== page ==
U.S. President Bill Clinton supported the senators’ initiative and in July 2000 his administration established a two-year pilot program, the Global Food for Education Initiative (GFEI), funded at $300 million. The U.S. Department of Agriculture administered the program, which initially provided nutritious meals for children in 38 countries.

Under the GFEI, the U.S. Department of Agriculture provided surplus agricultural commodities to school-feeding programs operated by international organizations including the U.N. World Food Programme, CARE, Catholic Relief Services, Mercy Corps, World Vision, Joint Aid Management, and the American Red Cross, as well as to the governments of countries that had made commitments to providing universal education.

School enrollment increased as a result of the GFEI, particularly for girls. More broadly, the benefits of school-feeding programs have been shown to include improved cognition and better all-around academic performance, increases in local employment and parental involvement in school activities, and participation by local governments in supporting school-feeding efforts.

With the strong support and urging of Senators Dole and McGovern, Congress passed legislation establishing a permanent international school-feeding program. In 2002, U.S. President George W. Bush officially signed into law the George McGovern-Robert Dole International Food for Education and Child Nutrition Program, known as the McGovern-Dole Program.

This hallmark effort fed millions of children in schools across the globe in 41 countries. Between 2002 and 2008 the program boosted school attendance by an estimated 14 percent overall, and by 17 percent for girls.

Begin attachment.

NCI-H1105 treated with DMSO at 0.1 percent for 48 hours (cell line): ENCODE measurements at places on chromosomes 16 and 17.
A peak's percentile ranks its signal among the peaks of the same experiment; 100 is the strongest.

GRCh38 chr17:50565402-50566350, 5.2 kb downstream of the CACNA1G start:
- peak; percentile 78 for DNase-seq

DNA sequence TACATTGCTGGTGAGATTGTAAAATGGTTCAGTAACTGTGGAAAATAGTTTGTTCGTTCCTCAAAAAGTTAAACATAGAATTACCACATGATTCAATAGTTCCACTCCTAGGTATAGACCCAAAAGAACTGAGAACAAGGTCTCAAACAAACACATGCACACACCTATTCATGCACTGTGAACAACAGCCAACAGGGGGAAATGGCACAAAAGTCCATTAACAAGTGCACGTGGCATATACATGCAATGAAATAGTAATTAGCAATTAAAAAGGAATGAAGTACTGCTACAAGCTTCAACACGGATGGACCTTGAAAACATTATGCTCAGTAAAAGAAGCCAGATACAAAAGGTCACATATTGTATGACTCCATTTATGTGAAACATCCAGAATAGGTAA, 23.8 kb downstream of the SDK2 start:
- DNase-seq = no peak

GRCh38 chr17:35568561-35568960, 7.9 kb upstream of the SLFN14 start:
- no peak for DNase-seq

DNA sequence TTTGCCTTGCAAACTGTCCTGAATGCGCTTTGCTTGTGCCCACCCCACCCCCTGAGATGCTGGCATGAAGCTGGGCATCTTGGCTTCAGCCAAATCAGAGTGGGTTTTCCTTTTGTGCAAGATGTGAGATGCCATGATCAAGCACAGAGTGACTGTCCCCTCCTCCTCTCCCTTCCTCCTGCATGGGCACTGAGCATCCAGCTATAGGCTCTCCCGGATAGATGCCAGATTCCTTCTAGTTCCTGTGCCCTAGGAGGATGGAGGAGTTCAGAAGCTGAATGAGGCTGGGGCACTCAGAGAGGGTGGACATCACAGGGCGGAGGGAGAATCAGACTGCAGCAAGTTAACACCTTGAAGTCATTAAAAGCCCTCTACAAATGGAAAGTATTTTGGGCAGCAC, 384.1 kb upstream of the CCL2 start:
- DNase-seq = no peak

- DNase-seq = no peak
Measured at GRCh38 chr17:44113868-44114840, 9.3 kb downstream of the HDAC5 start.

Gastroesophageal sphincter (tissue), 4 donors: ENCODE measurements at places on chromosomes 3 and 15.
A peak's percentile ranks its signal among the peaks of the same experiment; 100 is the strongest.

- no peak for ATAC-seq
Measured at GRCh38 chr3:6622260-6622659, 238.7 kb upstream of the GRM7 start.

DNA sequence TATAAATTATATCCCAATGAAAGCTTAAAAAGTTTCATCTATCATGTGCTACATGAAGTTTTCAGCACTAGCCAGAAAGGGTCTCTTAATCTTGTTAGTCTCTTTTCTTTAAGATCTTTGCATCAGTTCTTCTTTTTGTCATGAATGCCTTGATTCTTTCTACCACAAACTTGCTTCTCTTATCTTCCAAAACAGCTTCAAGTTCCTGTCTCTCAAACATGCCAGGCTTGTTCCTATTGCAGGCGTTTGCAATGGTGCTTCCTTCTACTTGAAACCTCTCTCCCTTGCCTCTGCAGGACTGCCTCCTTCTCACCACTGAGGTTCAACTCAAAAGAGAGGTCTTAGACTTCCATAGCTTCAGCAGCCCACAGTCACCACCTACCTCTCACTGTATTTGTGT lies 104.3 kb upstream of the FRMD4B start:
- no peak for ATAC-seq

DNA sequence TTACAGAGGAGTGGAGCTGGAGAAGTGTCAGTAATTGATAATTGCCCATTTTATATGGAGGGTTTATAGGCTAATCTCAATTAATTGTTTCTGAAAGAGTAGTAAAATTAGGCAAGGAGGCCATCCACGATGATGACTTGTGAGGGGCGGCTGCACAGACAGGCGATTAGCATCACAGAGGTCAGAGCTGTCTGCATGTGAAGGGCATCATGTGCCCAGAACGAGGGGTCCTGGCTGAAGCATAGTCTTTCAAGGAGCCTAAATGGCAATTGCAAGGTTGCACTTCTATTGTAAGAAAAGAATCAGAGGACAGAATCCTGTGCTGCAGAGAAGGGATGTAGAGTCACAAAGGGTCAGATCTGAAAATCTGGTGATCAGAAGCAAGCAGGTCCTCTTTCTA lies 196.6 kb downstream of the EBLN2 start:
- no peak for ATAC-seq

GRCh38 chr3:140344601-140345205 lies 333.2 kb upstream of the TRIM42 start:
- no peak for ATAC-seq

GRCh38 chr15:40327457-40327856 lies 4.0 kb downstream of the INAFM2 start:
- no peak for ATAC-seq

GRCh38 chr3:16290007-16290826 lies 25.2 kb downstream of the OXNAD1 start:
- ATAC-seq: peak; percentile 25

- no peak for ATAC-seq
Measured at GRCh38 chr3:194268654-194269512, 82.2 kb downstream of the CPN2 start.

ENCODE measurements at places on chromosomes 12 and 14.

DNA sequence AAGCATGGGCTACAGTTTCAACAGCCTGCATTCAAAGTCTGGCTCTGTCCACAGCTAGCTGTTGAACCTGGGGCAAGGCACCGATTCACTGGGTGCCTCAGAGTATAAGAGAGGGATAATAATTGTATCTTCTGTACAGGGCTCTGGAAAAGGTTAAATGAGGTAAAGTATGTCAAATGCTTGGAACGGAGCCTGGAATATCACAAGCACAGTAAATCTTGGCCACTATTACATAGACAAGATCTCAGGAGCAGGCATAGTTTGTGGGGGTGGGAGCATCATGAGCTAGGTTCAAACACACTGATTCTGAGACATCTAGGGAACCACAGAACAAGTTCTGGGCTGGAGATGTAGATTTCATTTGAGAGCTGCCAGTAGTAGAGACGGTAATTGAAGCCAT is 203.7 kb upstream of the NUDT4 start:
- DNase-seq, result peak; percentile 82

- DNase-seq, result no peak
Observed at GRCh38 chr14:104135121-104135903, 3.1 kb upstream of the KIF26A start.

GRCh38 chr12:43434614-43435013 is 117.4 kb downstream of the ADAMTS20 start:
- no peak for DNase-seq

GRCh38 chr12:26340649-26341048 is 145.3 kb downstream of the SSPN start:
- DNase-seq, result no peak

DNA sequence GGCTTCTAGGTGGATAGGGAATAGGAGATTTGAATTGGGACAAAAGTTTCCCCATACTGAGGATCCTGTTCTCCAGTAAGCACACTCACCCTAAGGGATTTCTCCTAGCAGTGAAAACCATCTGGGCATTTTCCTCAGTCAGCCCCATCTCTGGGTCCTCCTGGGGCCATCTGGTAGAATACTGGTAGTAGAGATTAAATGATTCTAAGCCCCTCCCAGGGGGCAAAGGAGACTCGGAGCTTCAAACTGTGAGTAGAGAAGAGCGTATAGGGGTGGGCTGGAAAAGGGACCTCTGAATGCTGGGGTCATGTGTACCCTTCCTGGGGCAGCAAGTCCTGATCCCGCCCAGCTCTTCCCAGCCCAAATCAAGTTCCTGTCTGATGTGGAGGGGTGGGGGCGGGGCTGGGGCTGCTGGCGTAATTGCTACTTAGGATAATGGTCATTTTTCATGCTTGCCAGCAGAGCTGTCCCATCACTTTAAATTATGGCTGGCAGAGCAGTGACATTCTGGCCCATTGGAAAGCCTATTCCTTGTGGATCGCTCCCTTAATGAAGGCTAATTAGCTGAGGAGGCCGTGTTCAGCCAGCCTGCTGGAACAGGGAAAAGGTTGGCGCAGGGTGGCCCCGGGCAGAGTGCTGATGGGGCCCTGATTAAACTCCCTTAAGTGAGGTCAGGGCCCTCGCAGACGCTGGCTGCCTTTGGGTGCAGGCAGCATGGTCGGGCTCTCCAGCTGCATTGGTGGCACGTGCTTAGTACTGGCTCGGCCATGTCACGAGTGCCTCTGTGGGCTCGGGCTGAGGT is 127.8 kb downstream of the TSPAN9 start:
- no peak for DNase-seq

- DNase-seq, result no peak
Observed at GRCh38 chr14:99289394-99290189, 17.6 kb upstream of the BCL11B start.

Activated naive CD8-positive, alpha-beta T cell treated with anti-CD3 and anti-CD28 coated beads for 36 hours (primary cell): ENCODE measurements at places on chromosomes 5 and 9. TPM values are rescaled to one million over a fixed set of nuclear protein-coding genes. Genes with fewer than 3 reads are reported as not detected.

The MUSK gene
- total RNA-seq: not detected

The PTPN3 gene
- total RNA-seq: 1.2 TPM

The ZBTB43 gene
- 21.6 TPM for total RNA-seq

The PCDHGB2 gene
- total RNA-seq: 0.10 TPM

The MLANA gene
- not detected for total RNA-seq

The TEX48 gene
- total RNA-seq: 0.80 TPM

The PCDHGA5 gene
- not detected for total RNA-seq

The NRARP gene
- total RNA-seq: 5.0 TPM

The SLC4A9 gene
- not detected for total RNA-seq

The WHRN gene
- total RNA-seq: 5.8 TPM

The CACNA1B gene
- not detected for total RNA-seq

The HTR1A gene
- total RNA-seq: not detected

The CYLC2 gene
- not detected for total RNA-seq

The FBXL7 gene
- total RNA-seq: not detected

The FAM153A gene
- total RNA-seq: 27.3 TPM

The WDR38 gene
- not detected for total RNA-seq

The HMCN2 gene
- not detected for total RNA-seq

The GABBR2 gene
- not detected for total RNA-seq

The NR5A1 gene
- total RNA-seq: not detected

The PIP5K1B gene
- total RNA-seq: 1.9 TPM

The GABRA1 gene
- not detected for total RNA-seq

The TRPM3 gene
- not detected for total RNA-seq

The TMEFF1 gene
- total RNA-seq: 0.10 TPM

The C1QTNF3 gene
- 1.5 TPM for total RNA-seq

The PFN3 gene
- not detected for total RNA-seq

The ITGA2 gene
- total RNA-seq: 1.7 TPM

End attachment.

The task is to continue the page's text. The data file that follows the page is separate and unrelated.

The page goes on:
The success of the McGovern-Dole Program encouraged development leaders to renew their interest in and support for school-feeding. School-feeding was highlighted in the U.N. Millennium Project’s ten key recommendations for achieving the Millennium Development Goals by 2015. With increased funding, the U.N. World Food Programme’s global school-feeding initiative – the world’s largest such program – reached more than 20 million children in 74 countries in 2006. Eleven million of these were in Africa, and over 50 percent of them were girls.

The McGovern-Dole Program has had a wide impact by reigniting global interest in supporting school-feeding, which had become a relatively low international priority by the 1990s. Leaders of various international organizations cited the McGovern-Dole Program as the key factor that allowed organizations to increase their school-feeding operations and to assess the impact of those programs. The proven success encouraged increased commitments from various donor countries for school-feeding.

For the millions of children it has touched in the past and the millions who will benefit in the future, the McGovern-Dole Program and other collaborative school-feeding initiatives can break the cycle of hunger and poverty and provide life-altering opportunities through education and improved health.

Senator McGovern has received many honorary degrees and distinguished awards, including the Presidential Medal of Freedom, the United States’ highest civilian honor, which was presented to him by President Bill Clinton in 2000.

For their extraordinary work together, Senators George McGovern and Bob Dole were awarded the 2008 World Food Prize. The path-breaking accomplishments of the 2008 Laureates continue to inspire leaders both in the United States and across the globe to move their efforts forward to ever-greater heights, with the goal to end world hunger.

Organization Links

Global Food for Education Initiative

Food for Peace Program

McGovern-Dole Program

McGovern Center

Senator Bob Dole Official Website

Special Supplemental Nutrition Program for Women, Infants, and Children (WIC)

U.S. Department of Agriculture (USDA)

U.S. Federal Food Stamp Program

United Nations Food and Agriculture Organization (FAO)

United Nations World Food Programme

United Negro College Fund